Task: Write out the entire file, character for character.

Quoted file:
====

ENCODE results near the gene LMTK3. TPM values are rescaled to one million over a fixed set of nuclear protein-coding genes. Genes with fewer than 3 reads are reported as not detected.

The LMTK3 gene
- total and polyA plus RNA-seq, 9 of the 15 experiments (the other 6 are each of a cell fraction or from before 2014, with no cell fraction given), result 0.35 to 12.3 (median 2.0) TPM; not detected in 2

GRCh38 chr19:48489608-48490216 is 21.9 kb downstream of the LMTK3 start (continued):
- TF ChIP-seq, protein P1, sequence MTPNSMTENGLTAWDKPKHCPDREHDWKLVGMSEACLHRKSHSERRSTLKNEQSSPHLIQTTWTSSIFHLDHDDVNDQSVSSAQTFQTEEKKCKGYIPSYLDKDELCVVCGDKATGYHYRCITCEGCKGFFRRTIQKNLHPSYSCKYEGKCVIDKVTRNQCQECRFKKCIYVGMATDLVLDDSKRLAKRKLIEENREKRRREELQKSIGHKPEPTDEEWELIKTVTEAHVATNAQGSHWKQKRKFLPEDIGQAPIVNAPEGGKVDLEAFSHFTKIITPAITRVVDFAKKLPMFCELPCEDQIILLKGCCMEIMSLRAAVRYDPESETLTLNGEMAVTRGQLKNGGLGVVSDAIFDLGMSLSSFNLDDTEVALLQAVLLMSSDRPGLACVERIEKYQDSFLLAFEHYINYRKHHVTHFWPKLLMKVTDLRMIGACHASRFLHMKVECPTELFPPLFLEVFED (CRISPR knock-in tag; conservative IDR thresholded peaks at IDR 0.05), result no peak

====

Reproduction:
ENCODE results near the gene LMTK3. TPM values are rescaled to one million over a fixed set of nuclear protein-coding genes. Genes with fewer than 3 reads are reported as not detected.

The LMTK3 gene
- total and polyA plus RNA-seq, 9 of the 15 experiments (the other 6 are each of a cell fraction or from before 2014, with no cell fraction given), result 0.35 to 12.3 (median 2.0) TPM; not detected in 2

GRCh38 chr19:48489608-48490216 is 21.9 kb downstream of the LMTK3 start (continued):
- TF ChIP-seq, protein P1, sequence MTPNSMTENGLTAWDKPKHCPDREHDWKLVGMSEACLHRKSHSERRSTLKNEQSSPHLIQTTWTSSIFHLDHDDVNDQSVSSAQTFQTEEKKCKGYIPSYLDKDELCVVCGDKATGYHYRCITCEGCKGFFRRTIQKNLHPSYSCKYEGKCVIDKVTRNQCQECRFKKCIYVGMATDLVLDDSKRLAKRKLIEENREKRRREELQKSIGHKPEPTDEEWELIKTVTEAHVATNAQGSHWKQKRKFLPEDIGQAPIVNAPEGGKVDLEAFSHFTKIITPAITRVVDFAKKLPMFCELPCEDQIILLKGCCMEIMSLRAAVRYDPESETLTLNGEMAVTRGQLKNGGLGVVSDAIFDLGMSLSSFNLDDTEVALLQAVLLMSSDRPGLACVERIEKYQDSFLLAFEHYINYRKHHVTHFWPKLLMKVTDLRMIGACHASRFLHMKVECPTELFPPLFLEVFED (CRISPR knock-in tag; conservative IDR thresholded peaks at IDR 0.05), result no peak